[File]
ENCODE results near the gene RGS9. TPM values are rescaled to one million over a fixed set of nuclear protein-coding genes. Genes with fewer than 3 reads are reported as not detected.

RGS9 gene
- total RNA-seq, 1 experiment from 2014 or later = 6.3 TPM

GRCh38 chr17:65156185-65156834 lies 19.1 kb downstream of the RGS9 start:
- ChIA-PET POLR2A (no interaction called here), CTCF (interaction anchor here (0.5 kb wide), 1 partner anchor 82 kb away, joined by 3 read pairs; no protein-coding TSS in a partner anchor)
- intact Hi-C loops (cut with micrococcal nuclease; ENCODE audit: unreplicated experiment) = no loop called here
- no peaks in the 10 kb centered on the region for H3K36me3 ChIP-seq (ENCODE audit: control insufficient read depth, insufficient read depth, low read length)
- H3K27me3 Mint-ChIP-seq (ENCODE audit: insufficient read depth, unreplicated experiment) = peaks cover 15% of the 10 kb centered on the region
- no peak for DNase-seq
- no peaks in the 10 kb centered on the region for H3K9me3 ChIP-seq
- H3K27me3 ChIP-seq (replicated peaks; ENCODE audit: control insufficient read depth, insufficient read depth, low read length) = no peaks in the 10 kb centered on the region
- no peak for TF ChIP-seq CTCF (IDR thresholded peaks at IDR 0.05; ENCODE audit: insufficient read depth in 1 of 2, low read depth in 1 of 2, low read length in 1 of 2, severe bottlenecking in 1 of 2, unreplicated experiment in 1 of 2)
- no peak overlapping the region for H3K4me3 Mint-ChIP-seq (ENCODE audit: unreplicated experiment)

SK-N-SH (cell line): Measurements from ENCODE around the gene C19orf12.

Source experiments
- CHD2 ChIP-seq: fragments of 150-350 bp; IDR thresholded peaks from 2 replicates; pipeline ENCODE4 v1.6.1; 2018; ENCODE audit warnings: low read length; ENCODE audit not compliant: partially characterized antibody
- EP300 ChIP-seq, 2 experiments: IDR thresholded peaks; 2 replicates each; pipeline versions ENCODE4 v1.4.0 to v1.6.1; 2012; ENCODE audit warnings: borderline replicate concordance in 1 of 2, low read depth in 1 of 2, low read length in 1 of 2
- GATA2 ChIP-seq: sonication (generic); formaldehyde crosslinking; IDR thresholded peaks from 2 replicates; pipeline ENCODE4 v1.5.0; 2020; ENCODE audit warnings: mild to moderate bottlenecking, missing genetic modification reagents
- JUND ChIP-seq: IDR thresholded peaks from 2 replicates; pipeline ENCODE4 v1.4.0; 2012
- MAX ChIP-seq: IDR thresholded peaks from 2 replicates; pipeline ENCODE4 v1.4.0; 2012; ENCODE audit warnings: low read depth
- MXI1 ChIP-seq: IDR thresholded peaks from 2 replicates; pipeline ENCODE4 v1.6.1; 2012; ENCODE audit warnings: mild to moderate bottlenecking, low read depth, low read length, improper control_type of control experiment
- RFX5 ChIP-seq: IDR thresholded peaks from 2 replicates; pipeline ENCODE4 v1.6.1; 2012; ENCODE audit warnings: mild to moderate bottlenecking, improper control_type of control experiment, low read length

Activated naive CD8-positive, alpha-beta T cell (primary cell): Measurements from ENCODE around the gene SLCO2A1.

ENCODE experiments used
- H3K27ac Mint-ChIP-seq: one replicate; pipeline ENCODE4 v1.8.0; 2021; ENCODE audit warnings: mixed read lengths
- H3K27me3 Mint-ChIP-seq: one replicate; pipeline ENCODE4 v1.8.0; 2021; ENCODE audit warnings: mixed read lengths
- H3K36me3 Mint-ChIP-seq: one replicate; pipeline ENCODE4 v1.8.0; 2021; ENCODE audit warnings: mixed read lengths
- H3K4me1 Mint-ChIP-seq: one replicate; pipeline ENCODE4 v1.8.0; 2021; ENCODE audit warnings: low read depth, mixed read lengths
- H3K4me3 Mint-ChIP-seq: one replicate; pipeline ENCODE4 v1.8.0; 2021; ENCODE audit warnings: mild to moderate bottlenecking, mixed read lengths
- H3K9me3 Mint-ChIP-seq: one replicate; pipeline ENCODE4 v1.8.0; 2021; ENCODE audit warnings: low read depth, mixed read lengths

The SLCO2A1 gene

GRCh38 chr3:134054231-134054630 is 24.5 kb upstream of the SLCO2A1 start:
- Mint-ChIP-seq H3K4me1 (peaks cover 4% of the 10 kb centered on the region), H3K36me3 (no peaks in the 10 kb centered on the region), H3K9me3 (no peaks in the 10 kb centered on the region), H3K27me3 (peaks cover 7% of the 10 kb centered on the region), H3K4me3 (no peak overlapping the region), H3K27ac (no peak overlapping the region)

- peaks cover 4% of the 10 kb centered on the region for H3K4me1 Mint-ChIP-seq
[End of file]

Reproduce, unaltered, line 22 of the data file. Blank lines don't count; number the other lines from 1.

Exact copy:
- RFX5 ChIP-seq: IDR thresholded peaks from 2 replicates; pipeline ENCODE4 v1.6.1; 2012; ENCODE audit warnings: mild to moderate bottlenecking, improper control_type of control experiment, low read length